I hate puns.
I’ll give you a second to get over that fact.
Assuming we can move on, let me say a few words in my own defense. It’s not actually morally reprehensible to hate puns…even if Jesus used them. Puns aren’t language nuggets made of virtues and butterflies.
Puns are just verbal hummus: some people love it, some don’t.
And I really do hate them. They make me want to curl up on the ground in discomfort like a slug drying out in the sun. I inevitably feel ashamed for everyone present when a pun gets dropped—and it is a dark, fathomless shame, guys.
My distaste was solidified at a young age by Laffy Taffy, when I continually hoped for a candy wrapper that would actually make me LOL, and instead I always landed dumb word plays that I was ashamed to show to my friends. Eventually I learned that every Laffy Taffy is like that.
So imagine the mayhem when March 14, also known as Pi Day, came around. This short language snob and recreational baker fell into a conundrum.
When Tim and I got married, we had a dessert reception featuring pie, because nothing else would do at a Johnson wedding. I made pie. My sisters made pie. My mother made pie. Everyone made pie. We gave them witty names like “Ginger Rogers Peach Pie” and “Did You Bring Your Mousse? Chocolate Pie.”
(Wait . . . Shoot. Even my wedding was tainted.)
If the concept that “Pie is the greatest good—no matter what” ingrained deeply into your fibers, and simultaneously you loathe puns with equal force, then what do you do on Pi Day?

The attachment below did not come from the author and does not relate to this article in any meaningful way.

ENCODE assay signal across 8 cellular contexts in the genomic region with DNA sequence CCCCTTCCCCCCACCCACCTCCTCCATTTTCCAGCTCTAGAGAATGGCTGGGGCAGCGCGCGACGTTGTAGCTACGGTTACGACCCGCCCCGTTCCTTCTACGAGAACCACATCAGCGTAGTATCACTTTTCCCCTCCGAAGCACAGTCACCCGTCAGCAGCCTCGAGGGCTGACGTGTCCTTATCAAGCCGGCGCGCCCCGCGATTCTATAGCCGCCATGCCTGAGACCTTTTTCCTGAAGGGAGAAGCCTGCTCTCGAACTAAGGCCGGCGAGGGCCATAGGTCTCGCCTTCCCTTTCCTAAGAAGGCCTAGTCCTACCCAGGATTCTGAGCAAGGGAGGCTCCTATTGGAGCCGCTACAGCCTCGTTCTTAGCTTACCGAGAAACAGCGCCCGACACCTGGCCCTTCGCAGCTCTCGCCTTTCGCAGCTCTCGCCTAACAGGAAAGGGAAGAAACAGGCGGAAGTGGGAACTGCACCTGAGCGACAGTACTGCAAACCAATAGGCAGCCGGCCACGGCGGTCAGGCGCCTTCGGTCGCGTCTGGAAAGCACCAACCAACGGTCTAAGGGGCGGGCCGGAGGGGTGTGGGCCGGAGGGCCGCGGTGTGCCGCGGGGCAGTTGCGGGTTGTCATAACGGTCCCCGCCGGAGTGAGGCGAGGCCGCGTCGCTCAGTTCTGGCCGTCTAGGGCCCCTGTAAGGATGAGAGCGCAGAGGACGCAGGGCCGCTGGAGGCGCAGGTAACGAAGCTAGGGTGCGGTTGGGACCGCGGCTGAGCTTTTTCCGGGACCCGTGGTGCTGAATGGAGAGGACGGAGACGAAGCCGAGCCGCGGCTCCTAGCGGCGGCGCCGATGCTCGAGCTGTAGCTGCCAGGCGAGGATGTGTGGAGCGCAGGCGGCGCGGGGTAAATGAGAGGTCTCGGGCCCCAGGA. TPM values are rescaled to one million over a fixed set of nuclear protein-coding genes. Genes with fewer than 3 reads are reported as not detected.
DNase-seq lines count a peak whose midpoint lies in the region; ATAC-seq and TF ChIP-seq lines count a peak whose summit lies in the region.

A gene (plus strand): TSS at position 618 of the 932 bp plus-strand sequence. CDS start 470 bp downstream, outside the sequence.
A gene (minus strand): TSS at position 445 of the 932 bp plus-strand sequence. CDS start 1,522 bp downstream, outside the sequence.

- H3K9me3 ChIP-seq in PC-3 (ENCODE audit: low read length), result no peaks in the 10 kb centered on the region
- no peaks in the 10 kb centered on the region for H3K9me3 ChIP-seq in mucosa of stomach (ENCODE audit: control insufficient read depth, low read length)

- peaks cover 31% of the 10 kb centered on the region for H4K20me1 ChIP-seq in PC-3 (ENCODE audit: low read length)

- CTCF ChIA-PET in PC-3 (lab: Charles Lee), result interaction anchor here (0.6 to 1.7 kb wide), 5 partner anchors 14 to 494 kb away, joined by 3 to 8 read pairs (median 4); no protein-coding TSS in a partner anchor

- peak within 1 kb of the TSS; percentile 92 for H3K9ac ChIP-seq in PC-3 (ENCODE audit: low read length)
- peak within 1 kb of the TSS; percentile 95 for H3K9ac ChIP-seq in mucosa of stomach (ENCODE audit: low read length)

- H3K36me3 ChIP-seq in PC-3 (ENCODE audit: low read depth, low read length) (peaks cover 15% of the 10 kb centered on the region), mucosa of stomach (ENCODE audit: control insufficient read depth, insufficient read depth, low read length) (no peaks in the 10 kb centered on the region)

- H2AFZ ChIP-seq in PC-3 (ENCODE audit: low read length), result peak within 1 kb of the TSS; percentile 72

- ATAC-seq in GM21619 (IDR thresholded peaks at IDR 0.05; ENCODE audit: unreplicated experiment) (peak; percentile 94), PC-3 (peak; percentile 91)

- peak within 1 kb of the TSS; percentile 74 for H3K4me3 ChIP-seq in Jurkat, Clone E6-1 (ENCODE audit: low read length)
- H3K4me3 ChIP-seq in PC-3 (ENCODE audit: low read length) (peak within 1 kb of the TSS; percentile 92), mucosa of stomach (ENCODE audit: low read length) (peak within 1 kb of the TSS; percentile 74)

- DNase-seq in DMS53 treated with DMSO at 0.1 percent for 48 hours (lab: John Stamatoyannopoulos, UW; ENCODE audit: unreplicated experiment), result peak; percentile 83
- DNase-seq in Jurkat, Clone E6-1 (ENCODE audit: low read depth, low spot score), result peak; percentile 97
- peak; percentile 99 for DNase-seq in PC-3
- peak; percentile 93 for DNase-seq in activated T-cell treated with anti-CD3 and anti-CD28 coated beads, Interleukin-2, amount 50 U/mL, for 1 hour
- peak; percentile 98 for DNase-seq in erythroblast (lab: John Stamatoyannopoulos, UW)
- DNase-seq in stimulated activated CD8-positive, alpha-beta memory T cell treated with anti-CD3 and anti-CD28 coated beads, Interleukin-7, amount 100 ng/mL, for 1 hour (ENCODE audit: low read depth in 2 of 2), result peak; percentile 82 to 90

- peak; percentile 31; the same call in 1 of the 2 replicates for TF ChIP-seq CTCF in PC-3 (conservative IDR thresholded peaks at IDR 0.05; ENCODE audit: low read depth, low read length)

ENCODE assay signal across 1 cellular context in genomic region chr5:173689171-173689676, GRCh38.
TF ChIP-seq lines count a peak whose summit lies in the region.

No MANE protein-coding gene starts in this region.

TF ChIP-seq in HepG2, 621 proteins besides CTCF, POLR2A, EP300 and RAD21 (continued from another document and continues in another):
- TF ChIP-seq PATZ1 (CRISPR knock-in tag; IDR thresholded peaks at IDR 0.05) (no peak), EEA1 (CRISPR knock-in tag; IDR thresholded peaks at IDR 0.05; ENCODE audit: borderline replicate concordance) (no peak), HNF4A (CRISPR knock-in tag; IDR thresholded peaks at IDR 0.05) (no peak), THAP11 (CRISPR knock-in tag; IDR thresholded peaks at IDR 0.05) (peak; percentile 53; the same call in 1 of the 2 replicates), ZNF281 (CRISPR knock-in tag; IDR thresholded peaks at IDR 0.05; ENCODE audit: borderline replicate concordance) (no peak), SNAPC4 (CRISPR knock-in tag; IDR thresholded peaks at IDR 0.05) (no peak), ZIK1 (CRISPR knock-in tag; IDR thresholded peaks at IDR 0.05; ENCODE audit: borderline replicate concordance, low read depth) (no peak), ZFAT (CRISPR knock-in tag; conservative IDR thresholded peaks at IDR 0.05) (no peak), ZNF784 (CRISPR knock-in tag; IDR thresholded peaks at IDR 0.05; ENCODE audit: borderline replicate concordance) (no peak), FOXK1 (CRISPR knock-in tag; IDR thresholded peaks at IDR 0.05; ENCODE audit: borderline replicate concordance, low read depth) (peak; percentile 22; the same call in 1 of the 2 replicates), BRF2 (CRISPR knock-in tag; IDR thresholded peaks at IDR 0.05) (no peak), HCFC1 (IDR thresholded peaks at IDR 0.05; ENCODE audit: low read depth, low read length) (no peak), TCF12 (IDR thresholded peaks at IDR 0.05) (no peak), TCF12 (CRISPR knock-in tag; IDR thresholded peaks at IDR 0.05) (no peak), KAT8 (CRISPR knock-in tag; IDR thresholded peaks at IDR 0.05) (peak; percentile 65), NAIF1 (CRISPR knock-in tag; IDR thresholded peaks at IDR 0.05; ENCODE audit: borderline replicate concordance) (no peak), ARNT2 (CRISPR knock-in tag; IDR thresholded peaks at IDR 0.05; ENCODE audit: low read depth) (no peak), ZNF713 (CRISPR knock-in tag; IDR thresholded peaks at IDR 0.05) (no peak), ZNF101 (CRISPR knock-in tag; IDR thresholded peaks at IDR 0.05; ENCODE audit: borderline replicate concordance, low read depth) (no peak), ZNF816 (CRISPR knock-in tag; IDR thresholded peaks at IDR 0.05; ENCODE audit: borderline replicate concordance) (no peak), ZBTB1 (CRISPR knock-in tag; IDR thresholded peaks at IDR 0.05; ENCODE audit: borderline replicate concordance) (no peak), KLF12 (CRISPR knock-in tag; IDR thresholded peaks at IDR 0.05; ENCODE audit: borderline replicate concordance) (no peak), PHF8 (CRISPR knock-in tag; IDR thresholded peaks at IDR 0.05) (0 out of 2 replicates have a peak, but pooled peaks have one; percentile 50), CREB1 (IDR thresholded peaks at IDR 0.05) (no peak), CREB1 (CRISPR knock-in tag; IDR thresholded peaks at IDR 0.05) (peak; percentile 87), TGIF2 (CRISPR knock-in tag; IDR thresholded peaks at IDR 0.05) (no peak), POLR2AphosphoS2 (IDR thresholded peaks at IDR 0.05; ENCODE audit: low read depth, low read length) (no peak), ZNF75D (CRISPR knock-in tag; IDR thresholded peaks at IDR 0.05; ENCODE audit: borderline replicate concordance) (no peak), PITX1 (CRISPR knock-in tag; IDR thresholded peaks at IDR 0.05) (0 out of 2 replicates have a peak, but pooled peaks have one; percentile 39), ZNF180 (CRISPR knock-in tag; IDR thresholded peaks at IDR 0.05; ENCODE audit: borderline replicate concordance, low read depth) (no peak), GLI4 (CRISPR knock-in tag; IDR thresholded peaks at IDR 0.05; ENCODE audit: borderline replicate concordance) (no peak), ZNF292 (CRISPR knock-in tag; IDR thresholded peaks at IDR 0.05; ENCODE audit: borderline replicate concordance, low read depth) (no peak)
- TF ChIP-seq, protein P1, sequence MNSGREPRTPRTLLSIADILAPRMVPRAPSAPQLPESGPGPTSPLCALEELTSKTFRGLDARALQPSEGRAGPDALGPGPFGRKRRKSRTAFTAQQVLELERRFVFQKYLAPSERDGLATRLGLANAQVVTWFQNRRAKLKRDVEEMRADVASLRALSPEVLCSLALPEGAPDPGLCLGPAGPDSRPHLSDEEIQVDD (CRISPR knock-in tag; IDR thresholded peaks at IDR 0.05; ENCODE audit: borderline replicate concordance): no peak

You moan a lot, that’s what you do.
Then you bake a pie.
I made another pear pie, which is the ongoing experiment in my life. Pears are the Vermeer’s of the fruit world, both in physique and taste. I’ve been dying to turn them into a lovable winter pie for years, and doggedly keep trying.
Unfortunately, pears often need a little help getting into the spotlight. I use cinnamon, vanilla and brown sugar for that cozy, wintry quality. Lemon and fresh ginger (lots) give the pie enough kick to stands on its own feet.
The latest development is grating Gruyère over the top before popping it in the oven. In Pushing Daisies, Charlotte Charles makes a pear pie with Gruyère on top, and, well, if Charlotte Charles did it, I was going to do it, too.
The Gruyère works, too! What doesn’t work is failing to cook the pie long enough to cook the pears through, which is what I’ve done the last two times. Note: don’t mix Asian and Bosc pears for cooking unless you are sure you can chop them properly to account for the cooking difference. Asian pears have more of an apple texture, and take longer to bake. Bosc are a great classic pear and fairly reliable, although not if your pie is running late for church group . . .
The real lesson of the day, though, is that pie is greater than anything. And sometimes you just need to get over yourself and do what needs to be done.
We can always get back to intelligent humor tomorrow.